Despite the commanding position of YouTube, with 40 percent of video streams in the U.S., the quality of the environment for advertisers is not always acceptable, according to leading digital advertising executives.
Rob Norman, CEO of WPP’s giant GroupM Interaction, the digital media buying group, says that despite the availability of high quality video ads to go up on the Web, the technical quality and environment of sites like YouTube is not acceptable. He says the current environment is “complete crap.” (His comments come at the end of this clip.)
GroupM says it is the world’s largest media buying company, with billings of $60 billion.
Ogilvy’s Robert Davis and Digitas’ John McCarus discuss the value of YouTube as a powerful distribution platform with value and limitations.
YouTube has recently increased the number of pre-roll ads and has expanded its relationship with many ad agencies.
This is an excerpt from last month’s Beet.TV Online Video Roundtable held at the New York offfices of msnbc.com.
Moderating this section is Michael Learmonth, reporter for Advertising Age. Michael recently reported how consumer package goods are using online video advertising in a big way.
Andy Plesser, Executive Producer
Michael Learmonth: Eric Smith said yesterday or the day before that YouTube is now doing business with 90 of the top 100 AdAge, top advertisers. What are your clients saying about YouTube? What, if anything, are they doing on YouTube, and do you think YouTube has figured out the scalable model that’s going to work for them?
John McCarus: Well, I would say for Digitas and the Third Act, which is our brand content platform, that we’re very much working with YouTube as a distribution partner. I think one of the challenges is they spent some time trying to dabble in the content business and I’m not so sure if that’s an area where they can see a lot of sucess.
Michael Learmonth: Well, they had one big go with that, right? And they said they were going to do more and it just didn’t happen.
John McCarus: Yeah, and look, they’re a terrific distribution network and a terrific technology platform and what we have to remember on the web is that, unlike in broadcast television, we have the opportunity and challenge for packaging all of this ourselves as clients and advertisers. It is, with the right thinking, successful and many times the best solution. So we are putting YouTube together with the right content solutions and have actually some big programs that will be announced shortly.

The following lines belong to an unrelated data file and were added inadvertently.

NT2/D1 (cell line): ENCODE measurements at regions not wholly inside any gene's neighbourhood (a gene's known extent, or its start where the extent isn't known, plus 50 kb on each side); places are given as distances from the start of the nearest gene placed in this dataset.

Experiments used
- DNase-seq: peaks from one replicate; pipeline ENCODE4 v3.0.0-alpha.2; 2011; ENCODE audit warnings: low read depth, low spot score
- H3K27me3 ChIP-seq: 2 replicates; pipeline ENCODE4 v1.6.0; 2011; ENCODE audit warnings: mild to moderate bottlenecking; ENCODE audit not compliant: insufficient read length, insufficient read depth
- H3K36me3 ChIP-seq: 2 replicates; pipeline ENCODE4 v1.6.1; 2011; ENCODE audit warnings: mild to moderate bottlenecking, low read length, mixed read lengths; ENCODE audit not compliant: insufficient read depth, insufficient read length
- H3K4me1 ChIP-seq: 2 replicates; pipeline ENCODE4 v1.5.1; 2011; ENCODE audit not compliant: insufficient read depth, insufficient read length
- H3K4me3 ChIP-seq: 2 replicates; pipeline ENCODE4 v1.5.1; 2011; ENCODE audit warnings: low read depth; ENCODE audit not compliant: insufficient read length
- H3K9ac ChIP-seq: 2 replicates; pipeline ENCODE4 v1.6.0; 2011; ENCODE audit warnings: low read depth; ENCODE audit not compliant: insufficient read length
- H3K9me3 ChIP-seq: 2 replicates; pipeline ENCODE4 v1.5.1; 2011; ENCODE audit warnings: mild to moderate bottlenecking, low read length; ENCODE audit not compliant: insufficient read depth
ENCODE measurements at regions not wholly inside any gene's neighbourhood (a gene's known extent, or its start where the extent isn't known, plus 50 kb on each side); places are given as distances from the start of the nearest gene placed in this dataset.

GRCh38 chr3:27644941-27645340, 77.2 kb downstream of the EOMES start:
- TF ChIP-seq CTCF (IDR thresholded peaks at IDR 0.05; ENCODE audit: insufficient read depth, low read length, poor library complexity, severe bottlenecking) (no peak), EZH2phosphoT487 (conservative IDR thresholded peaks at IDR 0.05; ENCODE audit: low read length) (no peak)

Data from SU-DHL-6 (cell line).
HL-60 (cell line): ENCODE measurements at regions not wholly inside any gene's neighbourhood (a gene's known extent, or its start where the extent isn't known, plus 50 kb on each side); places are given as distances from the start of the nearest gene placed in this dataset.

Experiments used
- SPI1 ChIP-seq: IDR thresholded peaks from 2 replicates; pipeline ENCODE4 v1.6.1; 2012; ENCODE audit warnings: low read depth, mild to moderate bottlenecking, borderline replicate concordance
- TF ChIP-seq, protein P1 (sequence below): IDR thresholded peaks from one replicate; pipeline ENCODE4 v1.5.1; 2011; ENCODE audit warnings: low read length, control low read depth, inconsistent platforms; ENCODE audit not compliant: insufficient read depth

Robert Davis: Yeah, I think, you know, not to comment on their business model, that’s whatever they try to do, they try to do, right? Now, it’s essential. They own so much of the market that it’s essential for clients to be there, to be well represented. Are they the end-all, be-all? No, but they own 40% of the views, so you deal with them and then you deal with the other 60% as you can.
What I see as I look around at YouTube though, is that it’s not being used to its fullest extent. I’m amazed at the poor quality of video that’s being posted. And that’s not YouTube’s fault, that’s the fault of the people putting up the video…
Michael Learmonth: Well it’s their fault that they don’t surface the good stuff, right?
Robert Davis: Well no, just even technical quality, forget even content. I’m just looking at it, going, “If somebody put that on TV looking that way, they’d be fired.” Why is it acceptable? Full gamut. Why is that acceptable online? So I think there’s things that we, as an industry, need to start realizing that YouTube is probably more powerful than we’re making itself.
Rob Norman: So it’s maybe ironic when you look at YouTube, and we’ve now got this host of HD delivery systems. If you actually looked up, it’s possible that today is lower proportion of all video that’s consumed is consumed at the highest possible quality that was available than ever before. Because, although we’ve got HD and we’ve got a whole load of ads in HD, we’ve also got millions and millions of pieces of video being consumed in a customer delivery quality that’s complete crap. It’s kind of interesting.
Posted on 11/06/2009 at 6:46 AM by Andy Plesser